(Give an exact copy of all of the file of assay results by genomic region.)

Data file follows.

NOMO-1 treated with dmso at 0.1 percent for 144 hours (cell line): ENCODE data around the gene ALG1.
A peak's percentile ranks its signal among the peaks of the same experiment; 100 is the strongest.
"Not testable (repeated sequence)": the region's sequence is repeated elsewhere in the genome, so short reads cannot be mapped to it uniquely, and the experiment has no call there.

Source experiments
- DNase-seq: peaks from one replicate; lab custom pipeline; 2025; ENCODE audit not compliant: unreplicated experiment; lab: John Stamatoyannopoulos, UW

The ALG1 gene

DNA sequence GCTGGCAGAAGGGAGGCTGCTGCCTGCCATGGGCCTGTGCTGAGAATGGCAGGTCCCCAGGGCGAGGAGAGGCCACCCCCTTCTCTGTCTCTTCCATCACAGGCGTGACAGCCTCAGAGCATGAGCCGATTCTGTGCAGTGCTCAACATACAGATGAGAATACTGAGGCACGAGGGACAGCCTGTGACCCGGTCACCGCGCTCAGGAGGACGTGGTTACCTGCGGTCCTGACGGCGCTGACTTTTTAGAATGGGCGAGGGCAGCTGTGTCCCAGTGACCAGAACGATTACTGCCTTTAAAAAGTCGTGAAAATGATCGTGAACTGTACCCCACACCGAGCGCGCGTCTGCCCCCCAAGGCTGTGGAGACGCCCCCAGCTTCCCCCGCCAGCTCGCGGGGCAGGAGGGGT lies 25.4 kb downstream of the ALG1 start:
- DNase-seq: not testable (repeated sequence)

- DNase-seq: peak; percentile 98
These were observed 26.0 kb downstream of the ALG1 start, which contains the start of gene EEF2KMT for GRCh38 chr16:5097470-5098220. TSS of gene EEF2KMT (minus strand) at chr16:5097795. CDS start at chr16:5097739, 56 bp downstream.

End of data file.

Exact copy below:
NOMO-1 treated with dmso at 0.1 percent for 144 hours (cell line): ENCODE data around the gene ALG1.
A peak's percentile ranks its signal among the peaks of the same experiment; 100 is the strongest.
"Not testable (repeated sequence)": the region's sequence is repeated elsewhere in the genome, so short reads cannot be mapped to it uniquely, and the experiment has no call there.

Source experiments
- DNase-seq: peaks from one replicate; lab custom pipeline; 2025; ENCODE audit not compliant: unreplicated experiment; lab: John Stamatoyannopoulos, UW

The ALG1 gene

DNA sequence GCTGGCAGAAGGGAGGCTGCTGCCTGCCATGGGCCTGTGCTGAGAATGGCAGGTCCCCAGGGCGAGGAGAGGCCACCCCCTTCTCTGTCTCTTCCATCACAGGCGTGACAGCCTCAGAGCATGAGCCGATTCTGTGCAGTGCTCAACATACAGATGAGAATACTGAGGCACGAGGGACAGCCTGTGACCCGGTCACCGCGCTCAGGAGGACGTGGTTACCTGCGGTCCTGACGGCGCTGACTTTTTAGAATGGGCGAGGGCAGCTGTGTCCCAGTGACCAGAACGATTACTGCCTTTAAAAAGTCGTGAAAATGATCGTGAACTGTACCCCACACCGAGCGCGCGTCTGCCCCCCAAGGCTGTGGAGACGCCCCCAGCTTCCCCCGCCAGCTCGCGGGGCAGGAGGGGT lies 25.4 kb downstream of the ALG1 start:
- DNase-seq: not testable (repeated sequence)

- DNase-seq: peak; percentile 98
These were observed 26.0 kb downstream of the ALG1 start, which contains the start of gene EEF2KMT for GRCh38 chr16:5097470-5098220. TSS of gene EEF2KMT (minus strand) at chr16:5097795. CDS start at chr16:5097739, 56 bp downstream.